OKLAHOMA CITY (KFOR) – A Midtown Oklahoma City restaurant is taking a major stance on COVID-19. As of Wednesday, Ludivine will be requiring proof of vaccination or a negative COVID test for dine-in customers.
“We don’t want to be doing this any more than people want us to be doing it. It’s not fun. It’s not easy. It’s logistically very challenging,” said Russ Johnson, Ludivine owner.
Ludivine took to Facebook Tuesday evening to share this message, “Requirements for indoor seating as of September 1st, 2021: Proof of Vaccination or Negative test result in the last 72 hours. Patio seating is open to guests that do not meet this criteria. Masks required for all!”
“Restaurants are struggling right now with staff. So, they want to keep their staff as safe as they can keep them, and, obviously, they want to treat their guests well and keep their guests healthy. I could see this happening in other places,” said Jim Hopper, Oklahoma Restaurant Association President.
Hopper said the last year and a half has been incredibly difficult for the restaurant industry, with many still playing catchup after closing down for parts of 2020.
“The average restaurant has lost about 50 percent of their revenue since April of 2020 through year to date,” Hopper said. “So, everything may look good from the outside, from the dining public. ‘Oh, they’re busy” and all those kind of things. But they are really struggling to keep their heads above water and meet their obligations and pay their bills.”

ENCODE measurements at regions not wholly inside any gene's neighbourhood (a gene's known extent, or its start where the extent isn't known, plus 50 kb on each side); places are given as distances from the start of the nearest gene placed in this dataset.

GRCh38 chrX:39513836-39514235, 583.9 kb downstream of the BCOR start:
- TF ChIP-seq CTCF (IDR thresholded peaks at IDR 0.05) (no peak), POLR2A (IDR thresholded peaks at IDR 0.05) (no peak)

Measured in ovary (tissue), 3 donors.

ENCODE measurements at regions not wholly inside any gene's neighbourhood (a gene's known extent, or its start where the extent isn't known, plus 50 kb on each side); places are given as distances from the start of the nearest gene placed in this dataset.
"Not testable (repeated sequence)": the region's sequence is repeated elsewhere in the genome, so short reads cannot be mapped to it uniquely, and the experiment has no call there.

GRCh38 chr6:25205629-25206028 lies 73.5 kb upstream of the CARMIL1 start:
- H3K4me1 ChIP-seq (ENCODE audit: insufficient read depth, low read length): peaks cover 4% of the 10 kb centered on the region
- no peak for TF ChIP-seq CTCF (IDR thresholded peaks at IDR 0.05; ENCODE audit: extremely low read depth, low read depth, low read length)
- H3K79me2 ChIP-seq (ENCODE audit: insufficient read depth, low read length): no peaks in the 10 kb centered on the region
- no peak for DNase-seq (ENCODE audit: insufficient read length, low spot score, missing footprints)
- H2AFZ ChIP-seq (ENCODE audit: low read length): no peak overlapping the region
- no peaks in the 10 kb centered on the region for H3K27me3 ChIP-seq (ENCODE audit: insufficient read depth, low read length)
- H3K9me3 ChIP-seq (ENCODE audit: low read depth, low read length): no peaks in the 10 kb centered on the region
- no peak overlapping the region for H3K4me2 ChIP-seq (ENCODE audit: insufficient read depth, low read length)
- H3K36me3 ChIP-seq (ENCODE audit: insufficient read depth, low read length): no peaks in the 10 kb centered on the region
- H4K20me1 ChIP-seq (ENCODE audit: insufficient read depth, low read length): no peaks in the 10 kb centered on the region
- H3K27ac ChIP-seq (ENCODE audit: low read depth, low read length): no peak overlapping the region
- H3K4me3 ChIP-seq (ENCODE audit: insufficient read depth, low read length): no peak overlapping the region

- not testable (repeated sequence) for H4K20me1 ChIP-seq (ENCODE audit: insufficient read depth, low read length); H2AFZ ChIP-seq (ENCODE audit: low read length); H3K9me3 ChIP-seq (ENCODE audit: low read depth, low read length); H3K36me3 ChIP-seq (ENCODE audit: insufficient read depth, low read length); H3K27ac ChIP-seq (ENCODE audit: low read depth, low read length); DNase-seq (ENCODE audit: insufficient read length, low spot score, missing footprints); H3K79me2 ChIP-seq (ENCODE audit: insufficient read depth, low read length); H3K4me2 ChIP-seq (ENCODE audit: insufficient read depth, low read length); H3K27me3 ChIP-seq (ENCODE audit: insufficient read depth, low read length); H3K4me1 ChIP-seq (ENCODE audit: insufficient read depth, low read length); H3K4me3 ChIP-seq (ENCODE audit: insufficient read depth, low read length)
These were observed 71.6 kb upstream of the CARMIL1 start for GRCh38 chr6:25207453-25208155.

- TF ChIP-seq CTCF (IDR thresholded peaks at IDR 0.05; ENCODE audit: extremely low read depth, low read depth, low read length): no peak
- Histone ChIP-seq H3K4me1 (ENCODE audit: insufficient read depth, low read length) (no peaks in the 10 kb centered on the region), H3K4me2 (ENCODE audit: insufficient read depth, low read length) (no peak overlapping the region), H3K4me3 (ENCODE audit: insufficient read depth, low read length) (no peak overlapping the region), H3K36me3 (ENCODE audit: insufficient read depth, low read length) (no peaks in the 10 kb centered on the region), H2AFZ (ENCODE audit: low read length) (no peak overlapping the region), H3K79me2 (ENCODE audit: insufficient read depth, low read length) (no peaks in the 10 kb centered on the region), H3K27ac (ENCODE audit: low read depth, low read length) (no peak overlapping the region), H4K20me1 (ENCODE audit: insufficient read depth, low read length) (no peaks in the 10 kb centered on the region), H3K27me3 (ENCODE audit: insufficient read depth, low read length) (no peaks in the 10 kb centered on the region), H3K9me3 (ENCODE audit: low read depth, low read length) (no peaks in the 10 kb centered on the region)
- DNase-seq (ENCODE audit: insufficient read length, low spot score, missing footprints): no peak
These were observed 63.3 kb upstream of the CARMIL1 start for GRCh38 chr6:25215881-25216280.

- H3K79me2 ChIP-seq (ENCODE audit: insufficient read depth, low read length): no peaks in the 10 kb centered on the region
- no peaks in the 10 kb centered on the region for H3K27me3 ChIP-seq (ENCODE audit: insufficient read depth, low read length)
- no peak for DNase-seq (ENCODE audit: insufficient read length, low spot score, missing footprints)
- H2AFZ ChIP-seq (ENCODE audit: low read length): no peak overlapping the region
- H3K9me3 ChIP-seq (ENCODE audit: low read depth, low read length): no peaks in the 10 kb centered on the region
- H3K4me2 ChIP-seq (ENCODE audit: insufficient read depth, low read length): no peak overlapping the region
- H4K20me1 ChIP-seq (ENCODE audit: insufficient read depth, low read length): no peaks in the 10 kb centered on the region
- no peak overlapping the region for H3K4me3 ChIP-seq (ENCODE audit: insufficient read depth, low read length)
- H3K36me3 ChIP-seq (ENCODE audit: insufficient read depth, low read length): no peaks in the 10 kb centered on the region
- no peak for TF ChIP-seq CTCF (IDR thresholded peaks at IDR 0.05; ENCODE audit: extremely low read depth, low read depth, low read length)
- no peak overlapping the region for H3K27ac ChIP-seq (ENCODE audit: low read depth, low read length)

Oklahoma State Medical Association President Mary Clarke, MD, sent KFOR a statement, saying in part, “We applaud Ludivine and other businesses who are working to keep their employees, customers and community healthy through proactive COVID-19 mitigation efforts.”
The new rule is not bothering some Midtown customers.
“You don’t have to eat there if you don’t want to eat there,” said Lauren Alvarez, who is visiting Oklahoma City.
“I am totally up for having to show a card or wear a mask if I need to. I feel like I’m doing my part to help protect others,” said Chance Lea, who just moved to OKC.
Ludivine’s owner hopes other restaurants or bars will follow.
“I mean, sure. I think it’s an important safety protocol. I think it’s good for the guests. It’s good for the staff,” Johnson said.
We asked Johnson if he will be implementing the same rule for R&J’s Supper Club, which he is also an owner of. He says not at the moment but that could change.